Hello and welcome to our first edition of The Juicy Stuff: An Interview Series with Our Board Members. Each month throughout 2019, I will be interviewing one of our board members and publishing it to our blog, right here. The interview is a mix of strategic questions as well as surprise questions to keep things entertaining.
Our Board includes a diverse group of credit unions executives, all with an exceptional history in the CU movement. They represent credit unions from $100M to $2.3B in assets, from New Mexico to Washington, DC, and from delivery channel to back office services.
It was only appropriate to interview our Chairman first, Mr. Mike Williams, CEO of $200M Colorado Credit Union.
I must have offended the weather gods as I drove down to visit Mike in Littleton, a southern suburb of Denver. A blizzard was looming behind the foothills and the snow was gently falling, but not sticking. The drive back to Denver was a different story, but more on that later.
Mike has been CEO of Colorado Credit Union for just over 25 years. He has spent nearly his whole career in the credit union industry and is one of the most passionate individuals I have ever spoken with about the credit union movement. I settled in to the interview in Mike’s toasty warm office as the snow started to fly.
Alicia Disantis, Marketing Manager at CU Service Network: Thanks for taking the time for this interview Mike. Let’s get started.
Mike Williams: Ultimately, we’ve been on a pretty steep growth plane, and we want to continue that. We want to continue focusing on operating expenses and bringing them down. Over the last couple of years and this year included, we have invested a lot of money in infrastructure and need to accelerate our growth to drive the operating expense ratio down.
A: I noticed there have been a lot of credit unions that have been opening new branches in Denver metro.
M: We are all growing, and it's fun. It is nice to be playing offense again, instead of during the recession when we were all buttoning down and not spending money. Our ROA is strong; our delinquency is low. People are working and they are comfortable. They are buying homes and cars. Colorado has been booming. Things are good for Colorado credit unions right now, not just…Colorado Credit Union.
A: Ok, its time for your first secret question. [Mike chuckles nervously]
M: [Laughing] The Last Alaskans, the reality series about Alaska.
A: They have the one with the truckers that go across the ice, too. Those are some rough dudes.
M: Oh My! They are out living by themselves in the middle of nowhere, in the dead of winter. It just fascinates me.
A: Have you been to Alaska?
M: We went a couple of years ago on a cruise. We didn’t get to spend a lot of time on the land, but it was awesome.
M: I want to go back and take the train up to Denali. That is my thing; I love all that stuff. I’ve always romanticized the mountain man persona. I always felt I was born 200 years late.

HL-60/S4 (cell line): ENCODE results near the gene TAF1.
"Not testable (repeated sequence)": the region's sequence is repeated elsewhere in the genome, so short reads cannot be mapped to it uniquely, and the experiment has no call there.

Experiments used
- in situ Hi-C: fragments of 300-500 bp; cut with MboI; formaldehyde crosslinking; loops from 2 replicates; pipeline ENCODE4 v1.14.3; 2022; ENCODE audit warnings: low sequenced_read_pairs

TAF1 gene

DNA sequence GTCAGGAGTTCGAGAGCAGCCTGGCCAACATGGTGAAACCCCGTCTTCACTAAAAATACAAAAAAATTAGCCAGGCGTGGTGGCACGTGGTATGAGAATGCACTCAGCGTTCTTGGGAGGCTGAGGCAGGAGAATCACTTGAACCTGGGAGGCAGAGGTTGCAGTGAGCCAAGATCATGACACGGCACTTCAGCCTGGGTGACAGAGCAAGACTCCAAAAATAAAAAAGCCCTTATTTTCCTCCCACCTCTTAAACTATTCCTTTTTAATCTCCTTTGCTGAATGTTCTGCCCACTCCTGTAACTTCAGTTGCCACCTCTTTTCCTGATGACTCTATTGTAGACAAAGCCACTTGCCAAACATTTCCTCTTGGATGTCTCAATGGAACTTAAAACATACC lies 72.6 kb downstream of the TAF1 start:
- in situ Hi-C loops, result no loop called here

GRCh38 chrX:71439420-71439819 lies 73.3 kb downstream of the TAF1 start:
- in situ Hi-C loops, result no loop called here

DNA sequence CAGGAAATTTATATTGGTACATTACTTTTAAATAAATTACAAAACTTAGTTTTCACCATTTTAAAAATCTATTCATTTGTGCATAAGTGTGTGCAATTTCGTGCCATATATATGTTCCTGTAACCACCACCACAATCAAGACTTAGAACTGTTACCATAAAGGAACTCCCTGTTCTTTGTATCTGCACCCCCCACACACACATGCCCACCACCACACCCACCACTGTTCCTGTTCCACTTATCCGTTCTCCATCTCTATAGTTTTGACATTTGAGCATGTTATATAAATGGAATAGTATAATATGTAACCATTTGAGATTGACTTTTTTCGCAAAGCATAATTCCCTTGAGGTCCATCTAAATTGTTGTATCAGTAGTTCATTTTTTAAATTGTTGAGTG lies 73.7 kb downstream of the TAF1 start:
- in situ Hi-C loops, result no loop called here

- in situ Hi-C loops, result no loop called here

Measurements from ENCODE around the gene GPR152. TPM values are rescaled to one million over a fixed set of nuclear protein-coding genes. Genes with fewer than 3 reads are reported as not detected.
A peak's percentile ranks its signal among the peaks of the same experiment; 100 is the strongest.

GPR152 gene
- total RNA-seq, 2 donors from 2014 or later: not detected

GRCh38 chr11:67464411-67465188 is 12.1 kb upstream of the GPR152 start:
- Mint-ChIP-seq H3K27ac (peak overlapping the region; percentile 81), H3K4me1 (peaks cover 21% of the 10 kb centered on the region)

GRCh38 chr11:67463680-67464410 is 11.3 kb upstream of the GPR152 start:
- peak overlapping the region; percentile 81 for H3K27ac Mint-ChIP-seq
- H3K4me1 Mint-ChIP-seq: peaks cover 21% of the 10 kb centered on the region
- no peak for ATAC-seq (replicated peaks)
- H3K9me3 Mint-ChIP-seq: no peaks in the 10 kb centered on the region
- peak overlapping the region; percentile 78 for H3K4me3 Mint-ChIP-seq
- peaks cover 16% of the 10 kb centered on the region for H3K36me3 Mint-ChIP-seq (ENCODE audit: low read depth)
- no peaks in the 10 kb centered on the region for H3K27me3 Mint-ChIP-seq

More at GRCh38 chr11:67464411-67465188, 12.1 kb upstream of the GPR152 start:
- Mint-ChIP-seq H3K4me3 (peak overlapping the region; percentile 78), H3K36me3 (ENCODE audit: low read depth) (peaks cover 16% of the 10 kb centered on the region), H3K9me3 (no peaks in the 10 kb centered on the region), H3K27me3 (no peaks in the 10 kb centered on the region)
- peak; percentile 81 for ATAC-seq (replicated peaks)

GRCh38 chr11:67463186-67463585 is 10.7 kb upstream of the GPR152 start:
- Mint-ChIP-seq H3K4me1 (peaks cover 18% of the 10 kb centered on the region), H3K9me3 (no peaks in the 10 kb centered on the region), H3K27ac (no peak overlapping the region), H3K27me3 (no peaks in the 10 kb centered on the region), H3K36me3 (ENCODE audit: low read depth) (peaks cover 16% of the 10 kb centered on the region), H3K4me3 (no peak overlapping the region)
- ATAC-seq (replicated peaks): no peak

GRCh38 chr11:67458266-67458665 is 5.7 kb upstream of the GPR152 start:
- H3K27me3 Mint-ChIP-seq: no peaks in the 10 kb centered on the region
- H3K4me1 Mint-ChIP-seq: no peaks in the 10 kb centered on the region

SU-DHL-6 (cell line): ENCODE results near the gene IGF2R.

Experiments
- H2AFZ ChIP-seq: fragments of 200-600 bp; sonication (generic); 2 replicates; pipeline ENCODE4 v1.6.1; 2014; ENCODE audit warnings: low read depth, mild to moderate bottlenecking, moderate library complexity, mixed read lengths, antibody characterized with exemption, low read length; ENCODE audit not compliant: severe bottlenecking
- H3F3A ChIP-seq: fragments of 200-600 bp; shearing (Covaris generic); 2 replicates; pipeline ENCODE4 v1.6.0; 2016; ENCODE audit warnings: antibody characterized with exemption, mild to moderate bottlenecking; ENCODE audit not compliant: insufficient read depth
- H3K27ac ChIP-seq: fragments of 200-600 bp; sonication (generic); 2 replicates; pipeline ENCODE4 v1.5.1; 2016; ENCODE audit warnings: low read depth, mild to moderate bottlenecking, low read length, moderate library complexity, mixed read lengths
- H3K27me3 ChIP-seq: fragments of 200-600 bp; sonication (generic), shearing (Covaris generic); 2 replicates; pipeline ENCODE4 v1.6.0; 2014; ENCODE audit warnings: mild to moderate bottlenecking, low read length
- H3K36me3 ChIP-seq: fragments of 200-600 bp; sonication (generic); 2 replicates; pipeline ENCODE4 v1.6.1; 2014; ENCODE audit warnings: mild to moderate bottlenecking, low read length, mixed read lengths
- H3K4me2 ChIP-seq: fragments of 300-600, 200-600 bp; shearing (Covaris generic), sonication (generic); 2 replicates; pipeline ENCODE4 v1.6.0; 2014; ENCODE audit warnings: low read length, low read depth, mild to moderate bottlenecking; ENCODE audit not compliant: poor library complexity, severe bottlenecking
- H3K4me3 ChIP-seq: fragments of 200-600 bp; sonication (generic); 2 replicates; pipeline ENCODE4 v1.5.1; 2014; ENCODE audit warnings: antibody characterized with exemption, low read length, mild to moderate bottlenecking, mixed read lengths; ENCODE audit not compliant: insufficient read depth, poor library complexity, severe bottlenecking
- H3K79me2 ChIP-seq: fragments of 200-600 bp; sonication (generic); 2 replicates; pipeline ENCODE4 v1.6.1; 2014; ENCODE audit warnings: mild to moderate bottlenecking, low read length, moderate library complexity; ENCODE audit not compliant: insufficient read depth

A: Well, you are close (gesturing to the mountains outside). You could be a mountain man [above]
M: Right? I could grow a beard.
A: Some furs? A big suede coat?
M: They would think I finally lost it. They know it’s coming, but I am not there just yet.
M: For the first time in a long time, we really struggled from a liquidity standpoint. We were loaned out, and growing deposits was a real challenge for us. The economy has changed, and people are keeping money in the stock market longer. When things get a little rough, they stay invested as opposed to bailing. In the past, when there was any threat of a stock market drop, members pulled the money out of the market and deposited it at the credit union. We didn’t see that this year.
Members are more comfortable with keeping their money in stocks, and many of their investments are in stocks that are paying dividends. They are riding out the fluctuations. The internet is driving this changing dynamic. People are more comfortable without any face-to-face interaction. It has been fascinating to watch the evolution.
We had a good year for growth , which was planned, but our loans outpaced our deposits, so we had a liquidity issue.
Also, as we continue to grow, compliance is becoming a more important issue. We’ve created a risk management department, which is an additional expense. As we discussed we are always trying to watch our operating expenses. We decided to use CUSN’s outsourced compliance service to supplement our risk management department and reduce some of the cost of having a new risk management department.
M: [long pause] Complacency. It drives me crazy. The “we've always done it that way” mentality. You won’t hear that in this office. I won’t tolerate it. We have to be changing and moving forward.
A: Does this play into your credit union’s vision?
M: Absolutely, we are constantly looking for ways to make the relationship with our members better and make their lives better. You can’t do that with old technology…and old thoughts. I personally try to stay up to date on technology. I was an early adopter of iPads. I use Alexa; we have it all over our house. My wife doesn’t trust it and is convinced Alexia is hearing everything we are saying, which is probably true. We are pretty boring so it doesn’t really matter! [laughing]
M: [with zero hesitation] Classic rock.
A: Ok, name some bands.
M: Boston, Styx, Doobie Brothers, Tom Petty
A: RIP Tom Petty